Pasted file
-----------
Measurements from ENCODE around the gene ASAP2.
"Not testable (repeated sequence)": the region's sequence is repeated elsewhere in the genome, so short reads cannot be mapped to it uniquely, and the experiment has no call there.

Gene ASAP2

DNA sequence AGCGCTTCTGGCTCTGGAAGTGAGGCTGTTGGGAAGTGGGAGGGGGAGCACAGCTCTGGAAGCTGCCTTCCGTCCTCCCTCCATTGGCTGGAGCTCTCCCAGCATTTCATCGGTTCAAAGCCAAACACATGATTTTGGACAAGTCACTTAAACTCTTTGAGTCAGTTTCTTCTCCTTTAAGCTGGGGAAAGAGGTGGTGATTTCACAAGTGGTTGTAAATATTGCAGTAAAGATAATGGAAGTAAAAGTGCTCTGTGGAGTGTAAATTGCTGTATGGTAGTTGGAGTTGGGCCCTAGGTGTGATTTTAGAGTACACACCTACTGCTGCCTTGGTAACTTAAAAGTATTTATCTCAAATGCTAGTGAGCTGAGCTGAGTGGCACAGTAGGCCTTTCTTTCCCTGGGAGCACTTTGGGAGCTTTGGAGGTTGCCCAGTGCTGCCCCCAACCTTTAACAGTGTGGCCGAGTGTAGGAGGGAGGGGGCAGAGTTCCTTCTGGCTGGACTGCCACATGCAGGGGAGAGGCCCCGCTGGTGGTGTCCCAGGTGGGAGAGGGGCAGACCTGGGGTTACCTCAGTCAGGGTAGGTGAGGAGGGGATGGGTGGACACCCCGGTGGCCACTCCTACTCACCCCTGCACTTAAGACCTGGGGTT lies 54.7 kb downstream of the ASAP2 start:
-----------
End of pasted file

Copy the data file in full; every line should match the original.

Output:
Measurements from ENCODE around the gene ASAP2.
"Not testable (repeated sequence)": the region's sequence is repeated elsewhere in the genome, so short reads cannot be mapped to it uniquely, and the experiment has no call there.

Gene ASAP2

DNA sequence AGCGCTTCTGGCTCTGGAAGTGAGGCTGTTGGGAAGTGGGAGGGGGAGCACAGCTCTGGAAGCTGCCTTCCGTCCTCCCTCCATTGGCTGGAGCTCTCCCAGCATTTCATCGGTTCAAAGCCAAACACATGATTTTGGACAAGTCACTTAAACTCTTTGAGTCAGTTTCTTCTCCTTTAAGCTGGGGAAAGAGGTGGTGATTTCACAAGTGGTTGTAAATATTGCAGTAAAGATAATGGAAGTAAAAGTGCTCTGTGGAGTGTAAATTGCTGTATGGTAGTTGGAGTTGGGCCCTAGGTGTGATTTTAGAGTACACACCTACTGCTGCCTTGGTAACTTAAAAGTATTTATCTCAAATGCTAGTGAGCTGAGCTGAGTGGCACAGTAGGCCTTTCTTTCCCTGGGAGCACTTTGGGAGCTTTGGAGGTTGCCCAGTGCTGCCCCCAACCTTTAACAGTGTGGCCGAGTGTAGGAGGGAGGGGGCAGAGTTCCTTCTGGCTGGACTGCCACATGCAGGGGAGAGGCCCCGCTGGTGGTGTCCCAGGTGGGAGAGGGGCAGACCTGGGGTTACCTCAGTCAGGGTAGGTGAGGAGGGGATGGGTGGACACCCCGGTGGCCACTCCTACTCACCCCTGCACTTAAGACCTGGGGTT lies 54.7 kb downstream of the ASAP2 start: